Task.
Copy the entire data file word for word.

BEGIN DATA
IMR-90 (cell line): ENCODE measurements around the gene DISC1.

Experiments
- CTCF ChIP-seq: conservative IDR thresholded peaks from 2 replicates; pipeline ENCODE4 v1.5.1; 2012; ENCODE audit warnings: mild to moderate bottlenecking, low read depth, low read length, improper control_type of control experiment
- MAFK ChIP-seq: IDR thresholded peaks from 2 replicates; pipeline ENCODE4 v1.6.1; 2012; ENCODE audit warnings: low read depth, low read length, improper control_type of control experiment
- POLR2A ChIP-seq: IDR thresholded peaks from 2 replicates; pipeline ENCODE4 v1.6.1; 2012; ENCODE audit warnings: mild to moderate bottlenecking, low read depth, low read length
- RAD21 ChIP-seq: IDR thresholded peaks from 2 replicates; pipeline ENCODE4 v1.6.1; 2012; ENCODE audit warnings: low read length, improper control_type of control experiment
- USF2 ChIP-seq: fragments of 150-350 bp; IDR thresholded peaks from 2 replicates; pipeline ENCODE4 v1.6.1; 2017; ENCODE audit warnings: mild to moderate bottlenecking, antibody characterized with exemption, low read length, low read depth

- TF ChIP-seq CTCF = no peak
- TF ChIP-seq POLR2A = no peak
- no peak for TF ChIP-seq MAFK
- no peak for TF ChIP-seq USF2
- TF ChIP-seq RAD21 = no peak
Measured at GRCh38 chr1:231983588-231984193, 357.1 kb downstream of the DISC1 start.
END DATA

IMR-90 (cell line): ENCODE measurements around the gene DISC1.

Experiments
- CTCF ChIP-seq: conservative IDR thresholded peaks from 2 replicates; pipeline ENCODE4 v1.5.1; 2012; ENCODE audit warnings: mild to moderate bottlenecking, low read depth, low read length, improper control_type of control experiment
- MAFK ChIP-seq: IDR thresholded peaks from 2 replicates; pipeline ENCODE4 v1.6.1; 2012; ENCODE audit warnings: low read depth, low read length, improper control_type of control experiment
- POLR2A ChIP-seq: IDR thresholded peaks from 2 replicates; pipeline ENCODE4 v1.6.1; 2012; ENCODE audit warnings: mild to moderate bottlenecking, low read depth, low read length
- RAD21 ChIP-seq: IDR thresholded peaks from 2 replicates; pipeline ENCODE4 v1.6.1; 2012; ENCODE audit warnings: low read length, improper control_type of control experiment
- USF2 ChIP-seq: fragments of 150-350 bp; IDR thresholded peaks from 2 replicates; pipeline ENCODE4 v1.6.1; 2017; ENCODE audit warnings: mild to moderate bottlenecking, antibody characterized with exemption, low read length, low read depth

- TF ChIP-seq CTCF = no peak
- TF ChIP-seq POLR2A = no peak
- no peak for TF ChIP-seq MAFK
- no peak for TF ChIP-seq USF2
- TF ChIP-seq RAD21 = no peak
Measured at GRCh38 chr1:231983588-231984193, 357.1 kb downstream of the DISC1 start.